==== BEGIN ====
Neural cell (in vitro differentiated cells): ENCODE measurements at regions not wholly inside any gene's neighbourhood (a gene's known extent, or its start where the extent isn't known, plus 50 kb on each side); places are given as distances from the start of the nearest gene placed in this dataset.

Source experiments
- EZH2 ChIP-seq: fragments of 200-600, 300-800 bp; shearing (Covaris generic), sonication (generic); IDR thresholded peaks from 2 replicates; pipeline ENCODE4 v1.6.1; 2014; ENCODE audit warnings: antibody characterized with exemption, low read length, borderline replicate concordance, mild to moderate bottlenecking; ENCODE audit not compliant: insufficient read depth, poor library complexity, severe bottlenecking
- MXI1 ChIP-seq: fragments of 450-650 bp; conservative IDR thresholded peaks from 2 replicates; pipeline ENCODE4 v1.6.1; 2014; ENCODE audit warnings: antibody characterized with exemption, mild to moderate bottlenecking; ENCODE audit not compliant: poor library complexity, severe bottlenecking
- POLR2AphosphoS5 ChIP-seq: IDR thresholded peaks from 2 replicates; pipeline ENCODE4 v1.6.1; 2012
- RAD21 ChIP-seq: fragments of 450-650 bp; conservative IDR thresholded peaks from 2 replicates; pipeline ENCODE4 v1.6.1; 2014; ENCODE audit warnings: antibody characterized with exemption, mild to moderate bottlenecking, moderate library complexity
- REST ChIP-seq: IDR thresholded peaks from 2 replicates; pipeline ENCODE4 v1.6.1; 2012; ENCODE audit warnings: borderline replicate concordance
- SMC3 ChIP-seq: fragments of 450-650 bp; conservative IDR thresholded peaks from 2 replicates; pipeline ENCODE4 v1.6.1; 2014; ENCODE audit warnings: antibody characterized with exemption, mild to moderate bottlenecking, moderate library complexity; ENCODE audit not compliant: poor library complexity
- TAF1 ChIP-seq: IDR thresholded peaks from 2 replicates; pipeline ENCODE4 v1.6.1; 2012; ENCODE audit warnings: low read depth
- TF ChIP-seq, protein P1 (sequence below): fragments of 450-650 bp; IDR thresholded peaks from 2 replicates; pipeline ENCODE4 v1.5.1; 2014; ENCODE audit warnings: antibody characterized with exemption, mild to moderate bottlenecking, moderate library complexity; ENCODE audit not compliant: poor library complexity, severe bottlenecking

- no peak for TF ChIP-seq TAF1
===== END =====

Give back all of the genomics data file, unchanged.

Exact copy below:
Neural cell (in vitro differentiated cells): ENCODE measurements at regions not wholly inside any gene's neighbourhood (a gene's known extent, or its start where the extent isn't known, plus 50 kb on each side); places are given as distances from the start of the nearest gene placed in this dataset.

Source experiments
- EZH2 ChIP-seq: fragments of 200-600, 300-800 bp; shearing (Covaris generic), sonication (generic); IDR thresholded peaks from 2 replicates; pipeline ENCODE4 v1.6.1; 2014; ENCODE audit warnings: antibody characterized with exemption, low read length, borderline replicate concordance, mild to moderate bottlenecking; ENCODE audit not compliant: insufficient read depth, poor library complexity, severe bottlenecking
- MXI1 ChIP-seq: fragments of 450-650 bp; conservative IDR thresholded peaks from 2 replicates; pipeline ENCODE4 v1.6.1; 2014; ENCODE audit warnings: antibody characterized with exemption, mild to moderate bottlenecking; ENCODE audit not compliant: poor library complexity, severe bottlenecking
- POLR2AphosphoS5 ChIP-seq: IDR thresholded peaks from 2 replicates; pipeline ENCODE4 v1.6.1; 2012
- RAD21 ChIP-seq: fragments of 450-650 bp; conservative IDR thresholded peaks from 2 replicates; pipeline ENCODE4 v1.6.1; 2014; ENCODE audit warnings: antibody characterized with exemption, mild to moderate bottlenecking, moderate library complexity
- REST ChIP-seq: IDR thresholded peaks from 2 replicates; pipeline ENCODE4 v1.6.1; 2012; ENCODE audit warnings: borderline replicate concordance
- SMC3 ChIP-seq: fragments of 450-650 bp; conservative IDR thresholded peaks from 2 replicates; pipeline ENCODE4 v1.6.1; 2014; ENCODE audit warnings: antibody characterized with exemption, mild to moderate bottlenecking, moderate library complexity; ENCODE audit not compliant: poor library complexity
- TAF1 ChIP-seq: IDR thresholded peaks from 2 replicates; pipeline ENCODE4 v1.6.1; 2012; ENCODE audit warnings: low read depth
- TF ChIP-seq, protein P1 (sequence below): fragments of 450-650 bp; IDR thresholded peaks from 2 replicates; pipeline ENCODE4 v1.5.1; 2014; ENCODE audit warnings: antibody characterized with exemption, mild to moderate bottlenecking, moderate library complexity; ENCODE audit not compliant: poor library complexity, severe bottlenecking

- no peak for TF ChIP-seq TAF1